Tulsa Tough Kids...
Monday and Tuesday evenings, the Tulsa LCI group did Kids1 presentations at Webster High School and Carver Middle School in Tulsa. Actually, we're offering an amalgam of Kids1 and Kids2 in the League of American Bicyclists curriculum because the kids who attend these events will receive new bicycles through the Tulsa Tough program. We want them to be prepared to ride safely.
The LCI group consists of Ren Barger, Gary Parker, Brian Potter, and me for these events. We followed the Crime Commission's “Safe Escape” program which teaches kids how to avoid abduction. Safe Escape is a free presentation they offer to any interested organizations in the Tulsa area, and to be blunt, it's a tough act to follow. We're bland and boring by comparison.
Watching Gary and Ren work with the kids is always enjoyable. They both have the light touch that develops almost instant rapport. Brian does the 'expert instructor' role, and I provide comedy relief. I'm lucky to have straight guys like these.
We watched 'A Child's Eye View' which is a short video on cycling safety produced by LAB. Gary asks the kids to watch for the mistakes the kids in the video make, and they're on it like hawks. He doesn't tell them what to look for – he merely asks, “What did you see?” The kids don't miss much. They tell us of a kid riding on the wrong side of the road, running stops signs, riding without a helmet, and riding out onto the street without scanning for traffic first. Honestly, they didn't miss a single mistake.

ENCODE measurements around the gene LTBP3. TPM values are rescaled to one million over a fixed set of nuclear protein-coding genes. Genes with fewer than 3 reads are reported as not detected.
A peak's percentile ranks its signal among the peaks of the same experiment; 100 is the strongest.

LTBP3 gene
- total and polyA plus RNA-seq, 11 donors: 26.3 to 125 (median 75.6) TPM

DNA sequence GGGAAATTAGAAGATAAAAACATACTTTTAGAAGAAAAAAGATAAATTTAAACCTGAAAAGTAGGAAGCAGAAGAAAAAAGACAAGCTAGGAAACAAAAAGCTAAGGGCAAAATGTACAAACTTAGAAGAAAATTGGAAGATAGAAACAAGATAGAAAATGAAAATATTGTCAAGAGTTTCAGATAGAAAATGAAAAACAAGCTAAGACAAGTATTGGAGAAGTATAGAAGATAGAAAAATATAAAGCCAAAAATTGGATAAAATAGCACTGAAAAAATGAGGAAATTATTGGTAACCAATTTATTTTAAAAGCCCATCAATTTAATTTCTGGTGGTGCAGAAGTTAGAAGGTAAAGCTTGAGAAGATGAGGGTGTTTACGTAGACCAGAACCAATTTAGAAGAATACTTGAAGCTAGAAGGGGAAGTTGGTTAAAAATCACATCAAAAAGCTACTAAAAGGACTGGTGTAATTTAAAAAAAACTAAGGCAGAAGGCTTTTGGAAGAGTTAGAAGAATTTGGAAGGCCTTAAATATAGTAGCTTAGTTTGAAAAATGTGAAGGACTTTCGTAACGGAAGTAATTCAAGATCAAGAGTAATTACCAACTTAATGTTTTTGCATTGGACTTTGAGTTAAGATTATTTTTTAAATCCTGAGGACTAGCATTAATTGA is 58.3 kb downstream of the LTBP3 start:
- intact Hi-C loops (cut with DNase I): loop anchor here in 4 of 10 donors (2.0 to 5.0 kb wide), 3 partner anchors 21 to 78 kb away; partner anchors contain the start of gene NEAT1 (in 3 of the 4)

I was lucky to have Jordan along on Monday evening. On the drive to Webster, I told him to expect a question about how taking Road1 and learning the rules of the road helped him when he took his driver's license test. Brian called on him during the lecture and Jordan responded very well. Afterward, six or eight kids gathered around to ask him more questions. The LCIs are impossibly old by kids standards, but Jordan is closer to their age and easily approachable. I think he was a bit surprised by the attention.
Today (Wednesday) we get to assemble those new bikes – all 300 of them. Last year, we had an enormous group of mechanics, box haulers, pizza technicians, and other support people. The team assembled 200 bikes in about 90 minutes. I'm hoping it goes as quickly tonight.
In May, we'll do the skills and drills portion and the kids will get their new bikes and helmets. That will be intense because we'll have 3 classes each day. After that, there's a planning meeting for the tech support staff, and the two-day Tulsa Tough event itself. I've been having short nights and long days already, and I'm only peripherally involved in the Tough. Those more centrally involved must be working their butts off!
So if you participate in any of these big events, whether it's a local charity ride or a big racing weekend, take a moment to thank the volunteers. And don't be surprised if you find one of us fast asleep in a chair during a quiet moment.